Detroit is a very sad place, reminding me of movies about cities that have been devastated by war.  That is what happened to Detroit. It has been devastated by the war in the auto plants. I went to Detroit the day prior to the GM announcement to interview on Chinese television about my book “A Savage Factory.”

I interviewed  in the Courtyard Motel, across the street from GM headquarters. Reporters from all over the world were swarming like bees around a honey pot, waiting for the big announcement. Of course it did not come until the next day, Monday, June1.

I felt like I was attending a funeral. The mighty General Motors, largest, most powerful corporation in recorded history was laid out like a corpse. A building a short distance from RenCen was vacant, with a “for sale or lease” sign in the window. One of the Chinese interviewers stated that when communism was collapsing in the Soviet Union reporters from all over the world were there to report the event. Was this the collapse of capitalism? I had no answer. All I had was feelings knotted up in my gut, remembering a similar time in a place where I grew up – Western Pennsylvania.

First I saw the coal mines die. All the coal towns shriveled up like weeds sprayed with Roundup. Old men who gave their lives to mining coal for America sat on porches, hollow cheeked, with blank stares, subsisting on welfare, waiting to die. Many of these men fought for America, worked for America, and that was there reward.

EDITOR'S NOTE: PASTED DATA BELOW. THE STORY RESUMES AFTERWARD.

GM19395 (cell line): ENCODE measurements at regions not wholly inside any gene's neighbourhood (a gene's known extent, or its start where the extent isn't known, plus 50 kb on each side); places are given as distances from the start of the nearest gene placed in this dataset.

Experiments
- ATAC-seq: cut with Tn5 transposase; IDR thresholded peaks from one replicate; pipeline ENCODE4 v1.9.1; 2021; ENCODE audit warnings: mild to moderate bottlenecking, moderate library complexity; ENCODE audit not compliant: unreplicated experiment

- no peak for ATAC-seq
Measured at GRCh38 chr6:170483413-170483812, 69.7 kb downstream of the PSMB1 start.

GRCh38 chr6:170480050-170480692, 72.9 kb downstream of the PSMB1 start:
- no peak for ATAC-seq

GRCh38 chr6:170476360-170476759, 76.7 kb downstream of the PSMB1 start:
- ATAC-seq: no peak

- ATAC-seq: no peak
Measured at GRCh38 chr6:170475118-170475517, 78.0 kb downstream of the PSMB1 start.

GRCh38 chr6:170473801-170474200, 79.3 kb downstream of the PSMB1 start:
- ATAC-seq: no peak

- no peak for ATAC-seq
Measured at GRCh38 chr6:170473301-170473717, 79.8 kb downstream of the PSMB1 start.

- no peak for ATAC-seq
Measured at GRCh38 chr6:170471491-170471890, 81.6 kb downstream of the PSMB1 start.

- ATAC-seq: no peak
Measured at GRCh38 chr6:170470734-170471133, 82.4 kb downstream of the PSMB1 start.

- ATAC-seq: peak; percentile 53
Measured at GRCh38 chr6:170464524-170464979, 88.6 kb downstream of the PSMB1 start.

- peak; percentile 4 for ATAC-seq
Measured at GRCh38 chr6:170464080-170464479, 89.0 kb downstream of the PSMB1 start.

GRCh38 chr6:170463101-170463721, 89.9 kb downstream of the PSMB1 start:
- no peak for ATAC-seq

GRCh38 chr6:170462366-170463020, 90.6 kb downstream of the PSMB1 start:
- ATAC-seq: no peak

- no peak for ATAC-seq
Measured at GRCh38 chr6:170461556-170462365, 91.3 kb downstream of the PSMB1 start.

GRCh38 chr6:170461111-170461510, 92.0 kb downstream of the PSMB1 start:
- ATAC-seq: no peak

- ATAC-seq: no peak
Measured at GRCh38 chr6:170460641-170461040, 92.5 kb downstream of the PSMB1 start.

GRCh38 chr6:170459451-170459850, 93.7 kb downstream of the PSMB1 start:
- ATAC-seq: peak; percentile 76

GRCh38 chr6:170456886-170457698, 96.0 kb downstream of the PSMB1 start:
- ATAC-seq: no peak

Then Big Steel died. 100,000 jobs in the Mon Valley disappeared. Towns died. Young people left. All that was left were welfare people, retirees too old to suck it up and move on, and armies of blacks subsisting on….what? I do not know. Houses with broken windows. Roofs caved in. Streets with weeds growing up through the tarmac. No money for police, fire, road repairs.

And now we come to Detroit. I drove all over the city. It was the same everywhere. Boarded up houses. Closed businesses. Beggers on street corners with “will work for food” scrawled on pieces of cardboard. I stopped for gas. A guy was sitting in a beat up mini van. Blankets and pillows were in the back. He had two little boys, my guess 8 or 10. Each time a car pulled in he sent one of the boys to the car to hand him a piece of paper. Written on the paper was “discount work. Any kind. Will paint, clean up, carpentry. Anything you got for anything you are willing to pay.” I asked another guy directions to get back to I75. He gave them to me. Said can you spare a dollar? Fifty cents? I ain’t had nothing to eat today. I gave him five dollars. I remembered when I was hungary as my world collapsed around me near Pittsburgh. Some people cared. Some people helped. Most did not. 

As I left the devastation of Detroit I remembered my years at Ford. Building cars that were junk. Bowing to UAW demands for more money, less work. And I wondered why the Japanese can build quality cars in this country, at a profit, hire American workers, and the Big Three cannot. What happened to us? The world used to look up to America. Now the world laughs at a stumbling, bumbling America starting wars where we don’t belong, mismanaging our businesses, everything controlled by greed. Sad. Very sad.

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